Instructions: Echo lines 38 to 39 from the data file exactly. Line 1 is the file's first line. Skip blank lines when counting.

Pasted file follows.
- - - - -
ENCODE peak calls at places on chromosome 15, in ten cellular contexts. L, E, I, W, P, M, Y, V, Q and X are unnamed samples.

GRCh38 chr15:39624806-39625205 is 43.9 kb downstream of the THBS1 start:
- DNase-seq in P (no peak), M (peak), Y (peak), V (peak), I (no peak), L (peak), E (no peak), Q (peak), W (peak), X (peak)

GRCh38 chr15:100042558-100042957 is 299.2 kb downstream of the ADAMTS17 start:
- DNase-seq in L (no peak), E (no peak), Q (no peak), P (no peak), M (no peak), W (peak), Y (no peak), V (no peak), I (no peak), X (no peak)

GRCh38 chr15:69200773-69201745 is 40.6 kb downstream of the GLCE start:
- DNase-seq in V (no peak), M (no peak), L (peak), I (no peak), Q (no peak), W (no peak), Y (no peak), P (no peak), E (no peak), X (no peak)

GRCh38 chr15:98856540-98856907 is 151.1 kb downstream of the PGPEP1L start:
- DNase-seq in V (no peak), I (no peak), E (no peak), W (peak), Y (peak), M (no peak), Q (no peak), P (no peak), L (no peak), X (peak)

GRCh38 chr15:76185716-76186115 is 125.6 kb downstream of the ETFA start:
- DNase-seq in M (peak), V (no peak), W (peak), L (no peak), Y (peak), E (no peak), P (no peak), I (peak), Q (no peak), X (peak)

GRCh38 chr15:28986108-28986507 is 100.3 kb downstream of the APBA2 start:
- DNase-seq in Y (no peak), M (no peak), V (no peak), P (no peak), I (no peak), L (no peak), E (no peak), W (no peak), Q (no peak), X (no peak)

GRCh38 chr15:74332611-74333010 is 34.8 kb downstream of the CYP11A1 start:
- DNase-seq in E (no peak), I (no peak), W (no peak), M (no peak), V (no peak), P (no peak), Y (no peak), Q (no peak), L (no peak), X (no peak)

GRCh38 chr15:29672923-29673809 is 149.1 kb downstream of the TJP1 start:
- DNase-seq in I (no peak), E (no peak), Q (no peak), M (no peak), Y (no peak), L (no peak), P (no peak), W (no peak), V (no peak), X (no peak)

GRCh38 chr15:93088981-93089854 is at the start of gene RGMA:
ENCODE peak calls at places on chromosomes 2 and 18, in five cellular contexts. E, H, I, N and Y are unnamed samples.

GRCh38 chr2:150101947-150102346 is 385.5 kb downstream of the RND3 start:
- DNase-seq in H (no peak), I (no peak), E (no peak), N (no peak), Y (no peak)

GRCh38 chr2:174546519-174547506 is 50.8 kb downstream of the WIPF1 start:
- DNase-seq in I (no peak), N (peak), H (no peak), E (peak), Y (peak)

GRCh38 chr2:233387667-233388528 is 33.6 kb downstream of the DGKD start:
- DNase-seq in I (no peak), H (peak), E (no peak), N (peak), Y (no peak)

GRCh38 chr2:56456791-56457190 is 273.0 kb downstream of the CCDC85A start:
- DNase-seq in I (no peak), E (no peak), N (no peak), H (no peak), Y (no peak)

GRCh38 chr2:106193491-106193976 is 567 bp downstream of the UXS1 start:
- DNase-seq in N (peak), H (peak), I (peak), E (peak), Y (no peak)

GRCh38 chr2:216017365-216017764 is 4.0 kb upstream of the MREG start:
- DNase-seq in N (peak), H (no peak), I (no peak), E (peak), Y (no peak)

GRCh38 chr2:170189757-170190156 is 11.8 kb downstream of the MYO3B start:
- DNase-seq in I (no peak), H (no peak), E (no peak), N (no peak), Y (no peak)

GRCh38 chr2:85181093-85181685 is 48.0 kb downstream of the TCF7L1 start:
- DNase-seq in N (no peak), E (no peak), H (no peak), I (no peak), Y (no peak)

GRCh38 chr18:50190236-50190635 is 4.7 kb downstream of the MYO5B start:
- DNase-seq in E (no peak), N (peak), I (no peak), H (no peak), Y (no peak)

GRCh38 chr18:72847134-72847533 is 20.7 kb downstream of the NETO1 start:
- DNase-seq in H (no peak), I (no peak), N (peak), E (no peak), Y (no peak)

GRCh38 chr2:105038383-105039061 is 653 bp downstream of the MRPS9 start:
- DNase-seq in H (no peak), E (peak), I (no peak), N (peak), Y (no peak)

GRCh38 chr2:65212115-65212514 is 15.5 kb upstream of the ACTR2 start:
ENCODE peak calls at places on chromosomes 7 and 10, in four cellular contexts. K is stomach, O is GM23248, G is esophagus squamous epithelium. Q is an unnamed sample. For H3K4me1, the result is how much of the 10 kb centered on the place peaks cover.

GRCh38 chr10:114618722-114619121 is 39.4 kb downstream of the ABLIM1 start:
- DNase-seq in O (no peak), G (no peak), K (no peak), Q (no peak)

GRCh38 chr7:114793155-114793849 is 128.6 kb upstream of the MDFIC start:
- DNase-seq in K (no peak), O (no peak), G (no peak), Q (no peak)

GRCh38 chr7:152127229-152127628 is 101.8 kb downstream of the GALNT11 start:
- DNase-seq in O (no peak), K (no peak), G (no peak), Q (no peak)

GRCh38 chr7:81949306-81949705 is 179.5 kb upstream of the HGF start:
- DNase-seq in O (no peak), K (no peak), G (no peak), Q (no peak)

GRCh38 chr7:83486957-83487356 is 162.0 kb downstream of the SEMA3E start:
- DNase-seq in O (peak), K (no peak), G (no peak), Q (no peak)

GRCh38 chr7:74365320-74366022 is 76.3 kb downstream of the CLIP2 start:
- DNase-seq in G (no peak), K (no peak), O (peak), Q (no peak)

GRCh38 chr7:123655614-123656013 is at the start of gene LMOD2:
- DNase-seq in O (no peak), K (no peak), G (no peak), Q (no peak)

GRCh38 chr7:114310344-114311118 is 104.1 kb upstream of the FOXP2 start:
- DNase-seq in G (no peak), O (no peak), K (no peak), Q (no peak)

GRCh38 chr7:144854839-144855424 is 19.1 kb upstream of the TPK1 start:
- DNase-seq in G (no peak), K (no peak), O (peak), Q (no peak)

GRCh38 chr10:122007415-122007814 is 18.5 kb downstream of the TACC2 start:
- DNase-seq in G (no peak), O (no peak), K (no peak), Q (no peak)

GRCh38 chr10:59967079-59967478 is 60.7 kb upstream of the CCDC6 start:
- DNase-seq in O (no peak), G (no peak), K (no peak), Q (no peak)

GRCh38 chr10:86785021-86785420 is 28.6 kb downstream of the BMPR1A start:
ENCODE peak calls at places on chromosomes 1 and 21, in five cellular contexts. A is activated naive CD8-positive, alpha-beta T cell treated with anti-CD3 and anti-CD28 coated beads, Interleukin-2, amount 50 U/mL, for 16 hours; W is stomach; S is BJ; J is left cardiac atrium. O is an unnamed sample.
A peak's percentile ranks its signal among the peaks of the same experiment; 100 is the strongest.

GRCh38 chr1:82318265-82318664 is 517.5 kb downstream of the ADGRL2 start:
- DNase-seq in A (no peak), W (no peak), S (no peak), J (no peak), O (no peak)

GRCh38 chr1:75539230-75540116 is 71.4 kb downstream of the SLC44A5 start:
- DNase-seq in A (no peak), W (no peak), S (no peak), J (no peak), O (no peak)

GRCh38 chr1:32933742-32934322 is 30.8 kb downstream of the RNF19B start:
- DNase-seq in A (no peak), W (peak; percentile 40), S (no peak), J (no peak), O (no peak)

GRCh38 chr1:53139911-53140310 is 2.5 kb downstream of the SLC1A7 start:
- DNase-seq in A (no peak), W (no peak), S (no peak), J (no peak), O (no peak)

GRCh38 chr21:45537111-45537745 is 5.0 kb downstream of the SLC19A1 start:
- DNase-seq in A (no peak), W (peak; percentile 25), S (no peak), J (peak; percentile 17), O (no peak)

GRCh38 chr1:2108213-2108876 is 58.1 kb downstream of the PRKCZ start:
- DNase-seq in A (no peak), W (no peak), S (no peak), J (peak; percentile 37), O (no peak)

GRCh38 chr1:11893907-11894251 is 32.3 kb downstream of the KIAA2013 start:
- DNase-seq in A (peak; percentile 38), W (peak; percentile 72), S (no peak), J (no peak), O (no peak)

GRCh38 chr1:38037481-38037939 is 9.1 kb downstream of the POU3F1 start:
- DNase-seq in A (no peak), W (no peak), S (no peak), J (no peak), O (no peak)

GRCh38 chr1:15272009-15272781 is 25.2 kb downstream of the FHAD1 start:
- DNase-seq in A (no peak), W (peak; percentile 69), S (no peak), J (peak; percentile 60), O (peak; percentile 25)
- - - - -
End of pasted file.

GRCh38 chr18:72847134-72847533 is 20.7 kb downstream of the NETO1 start:
- DNase-seq in H (no peak), I (no peak), N (peak), E (no peak), Y (no peak)